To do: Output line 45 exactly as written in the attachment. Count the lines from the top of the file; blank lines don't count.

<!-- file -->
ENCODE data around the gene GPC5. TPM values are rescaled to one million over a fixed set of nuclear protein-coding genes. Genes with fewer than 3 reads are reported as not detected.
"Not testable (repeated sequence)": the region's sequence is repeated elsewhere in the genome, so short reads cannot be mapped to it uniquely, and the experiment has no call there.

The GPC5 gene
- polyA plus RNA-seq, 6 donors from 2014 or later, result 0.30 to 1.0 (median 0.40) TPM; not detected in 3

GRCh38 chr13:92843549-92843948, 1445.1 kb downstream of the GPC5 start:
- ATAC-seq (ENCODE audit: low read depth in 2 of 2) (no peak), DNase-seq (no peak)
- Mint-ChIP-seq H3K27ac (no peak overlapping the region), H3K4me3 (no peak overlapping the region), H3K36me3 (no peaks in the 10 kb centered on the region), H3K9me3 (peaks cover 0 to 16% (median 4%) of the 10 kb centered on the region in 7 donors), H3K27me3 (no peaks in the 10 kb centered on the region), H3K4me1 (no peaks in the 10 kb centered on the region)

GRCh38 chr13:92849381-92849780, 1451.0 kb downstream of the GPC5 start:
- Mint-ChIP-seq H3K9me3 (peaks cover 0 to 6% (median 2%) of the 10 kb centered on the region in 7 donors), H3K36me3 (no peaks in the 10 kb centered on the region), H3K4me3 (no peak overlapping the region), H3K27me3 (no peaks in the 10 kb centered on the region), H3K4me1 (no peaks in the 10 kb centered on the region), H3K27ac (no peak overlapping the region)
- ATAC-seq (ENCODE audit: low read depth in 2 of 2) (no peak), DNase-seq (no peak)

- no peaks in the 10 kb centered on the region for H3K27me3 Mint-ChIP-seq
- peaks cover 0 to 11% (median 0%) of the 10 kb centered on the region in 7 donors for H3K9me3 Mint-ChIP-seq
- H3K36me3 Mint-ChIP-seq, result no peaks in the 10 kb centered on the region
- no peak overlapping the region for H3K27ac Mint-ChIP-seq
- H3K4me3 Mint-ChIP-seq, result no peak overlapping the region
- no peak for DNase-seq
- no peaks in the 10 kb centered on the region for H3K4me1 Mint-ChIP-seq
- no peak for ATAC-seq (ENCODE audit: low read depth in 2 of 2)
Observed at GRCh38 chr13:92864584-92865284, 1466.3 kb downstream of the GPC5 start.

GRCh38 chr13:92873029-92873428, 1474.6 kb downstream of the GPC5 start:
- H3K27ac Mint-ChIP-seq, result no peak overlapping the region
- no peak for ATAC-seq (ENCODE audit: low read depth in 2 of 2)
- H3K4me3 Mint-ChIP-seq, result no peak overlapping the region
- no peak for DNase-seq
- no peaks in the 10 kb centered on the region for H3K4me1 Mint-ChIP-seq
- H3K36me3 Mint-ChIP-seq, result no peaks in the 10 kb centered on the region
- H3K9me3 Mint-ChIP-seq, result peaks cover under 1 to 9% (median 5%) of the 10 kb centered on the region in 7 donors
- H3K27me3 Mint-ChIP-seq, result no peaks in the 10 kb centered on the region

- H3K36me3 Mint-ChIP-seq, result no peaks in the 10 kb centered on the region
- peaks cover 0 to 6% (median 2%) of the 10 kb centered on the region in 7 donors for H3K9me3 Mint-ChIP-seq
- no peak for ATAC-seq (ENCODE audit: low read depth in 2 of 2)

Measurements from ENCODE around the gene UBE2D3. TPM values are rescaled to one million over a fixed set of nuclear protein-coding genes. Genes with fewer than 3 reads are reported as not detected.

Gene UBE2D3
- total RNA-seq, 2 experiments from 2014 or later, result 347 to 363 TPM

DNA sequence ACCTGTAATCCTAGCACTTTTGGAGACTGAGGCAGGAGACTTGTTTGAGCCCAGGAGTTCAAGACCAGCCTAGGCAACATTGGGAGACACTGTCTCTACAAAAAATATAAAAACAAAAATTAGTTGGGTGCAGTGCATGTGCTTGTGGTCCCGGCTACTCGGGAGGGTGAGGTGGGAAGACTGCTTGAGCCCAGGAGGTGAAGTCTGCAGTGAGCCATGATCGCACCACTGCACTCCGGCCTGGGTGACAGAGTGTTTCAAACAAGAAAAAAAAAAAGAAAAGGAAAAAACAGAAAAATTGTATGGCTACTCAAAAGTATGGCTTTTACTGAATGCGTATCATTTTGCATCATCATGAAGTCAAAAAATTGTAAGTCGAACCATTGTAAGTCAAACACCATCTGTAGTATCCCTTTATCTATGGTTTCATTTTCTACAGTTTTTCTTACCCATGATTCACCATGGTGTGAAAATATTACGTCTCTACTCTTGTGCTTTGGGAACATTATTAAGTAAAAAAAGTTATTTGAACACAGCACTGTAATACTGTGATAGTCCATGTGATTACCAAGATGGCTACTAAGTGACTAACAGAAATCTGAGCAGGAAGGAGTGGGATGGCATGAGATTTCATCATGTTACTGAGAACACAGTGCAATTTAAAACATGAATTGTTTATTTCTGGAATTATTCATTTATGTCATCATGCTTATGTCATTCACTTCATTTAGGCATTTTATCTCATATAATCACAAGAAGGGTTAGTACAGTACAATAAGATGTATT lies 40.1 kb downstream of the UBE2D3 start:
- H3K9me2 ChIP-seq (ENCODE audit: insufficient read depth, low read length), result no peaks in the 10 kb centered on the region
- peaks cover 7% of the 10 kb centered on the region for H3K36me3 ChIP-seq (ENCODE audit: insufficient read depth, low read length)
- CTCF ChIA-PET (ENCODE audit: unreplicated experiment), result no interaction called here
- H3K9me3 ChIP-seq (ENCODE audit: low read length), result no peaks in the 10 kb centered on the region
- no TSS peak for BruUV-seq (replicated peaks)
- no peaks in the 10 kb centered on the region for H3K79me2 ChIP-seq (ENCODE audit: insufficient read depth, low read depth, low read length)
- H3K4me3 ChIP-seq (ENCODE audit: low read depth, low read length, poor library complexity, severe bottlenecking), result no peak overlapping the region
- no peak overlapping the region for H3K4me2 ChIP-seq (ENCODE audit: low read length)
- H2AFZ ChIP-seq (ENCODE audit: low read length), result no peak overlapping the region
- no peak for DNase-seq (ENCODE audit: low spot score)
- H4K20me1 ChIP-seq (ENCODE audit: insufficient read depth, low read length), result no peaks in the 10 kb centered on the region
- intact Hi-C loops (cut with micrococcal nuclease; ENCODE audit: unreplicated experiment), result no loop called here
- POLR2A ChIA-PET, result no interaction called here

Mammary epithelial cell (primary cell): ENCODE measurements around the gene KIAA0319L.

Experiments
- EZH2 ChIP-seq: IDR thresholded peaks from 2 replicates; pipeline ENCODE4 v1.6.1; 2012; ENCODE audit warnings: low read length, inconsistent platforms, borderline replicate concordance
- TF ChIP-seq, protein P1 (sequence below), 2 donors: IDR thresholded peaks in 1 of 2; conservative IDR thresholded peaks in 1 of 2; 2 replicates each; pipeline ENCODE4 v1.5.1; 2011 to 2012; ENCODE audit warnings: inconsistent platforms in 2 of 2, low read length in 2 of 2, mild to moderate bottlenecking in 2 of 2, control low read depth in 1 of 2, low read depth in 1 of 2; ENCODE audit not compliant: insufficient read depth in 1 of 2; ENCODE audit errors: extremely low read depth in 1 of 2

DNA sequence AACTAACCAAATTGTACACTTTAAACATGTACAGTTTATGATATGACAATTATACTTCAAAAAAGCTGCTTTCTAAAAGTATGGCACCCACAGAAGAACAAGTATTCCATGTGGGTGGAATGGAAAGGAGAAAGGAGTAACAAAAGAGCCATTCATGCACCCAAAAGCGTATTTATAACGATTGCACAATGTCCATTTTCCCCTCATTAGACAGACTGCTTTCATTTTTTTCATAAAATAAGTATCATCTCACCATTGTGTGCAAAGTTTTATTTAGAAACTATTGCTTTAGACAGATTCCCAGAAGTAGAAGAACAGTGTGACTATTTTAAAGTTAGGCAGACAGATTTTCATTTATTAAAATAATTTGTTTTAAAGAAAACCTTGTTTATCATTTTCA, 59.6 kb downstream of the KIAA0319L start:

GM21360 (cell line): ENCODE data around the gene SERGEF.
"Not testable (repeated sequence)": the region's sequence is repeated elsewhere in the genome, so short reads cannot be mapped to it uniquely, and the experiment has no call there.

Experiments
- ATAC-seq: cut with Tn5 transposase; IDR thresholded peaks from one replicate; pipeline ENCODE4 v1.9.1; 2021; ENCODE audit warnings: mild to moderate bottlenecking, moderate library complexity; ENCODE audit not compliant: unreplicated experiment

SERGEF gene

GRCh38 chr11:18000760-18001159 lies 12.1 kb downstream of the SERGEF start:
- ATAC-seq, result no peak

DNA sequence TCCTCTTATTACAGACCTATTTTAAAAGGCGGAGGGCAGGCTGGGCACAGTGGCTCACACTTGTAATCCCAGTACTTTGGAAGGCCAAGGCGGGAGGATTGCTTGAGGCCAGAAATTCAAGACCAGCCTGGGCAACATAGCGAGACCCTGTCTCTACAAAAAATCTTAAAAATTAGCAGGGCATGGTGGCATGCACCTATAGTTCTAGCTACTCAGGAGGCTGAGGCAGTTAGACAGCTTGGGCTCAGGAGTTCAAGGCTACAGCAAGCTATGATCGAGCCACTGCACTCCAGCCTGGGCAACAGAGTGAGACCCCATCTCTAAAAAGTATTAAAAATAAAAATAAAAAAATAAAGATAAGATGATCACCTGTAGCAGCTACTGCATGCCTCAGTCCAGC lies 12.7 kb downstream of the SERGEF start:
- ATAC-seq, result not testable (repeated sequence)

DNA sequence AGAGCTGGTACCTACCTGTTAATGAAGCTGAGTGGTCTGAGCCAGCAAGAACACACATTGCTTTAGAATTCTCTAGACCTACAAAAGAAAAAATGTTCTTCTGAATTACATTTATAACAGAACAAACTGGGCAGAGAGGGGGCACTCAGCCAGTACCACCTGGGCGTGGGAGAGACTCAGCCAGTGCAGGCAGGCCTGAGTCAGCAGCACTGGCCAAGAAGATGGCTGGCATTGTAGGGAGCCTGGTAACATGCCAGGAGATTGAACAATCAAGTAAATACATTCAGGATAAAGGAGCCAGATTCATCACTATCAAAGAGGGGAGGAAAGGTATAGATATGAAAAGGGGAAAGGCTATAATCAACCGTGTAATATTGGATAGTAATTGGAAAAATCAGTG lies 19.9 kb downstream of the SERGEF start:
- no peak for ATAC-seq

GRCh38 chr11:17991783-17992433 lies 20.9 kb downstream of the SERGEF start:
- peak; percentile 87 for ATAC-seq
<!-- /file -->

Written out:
- no peak for DNase-seq (ENCODE audit: low spot score)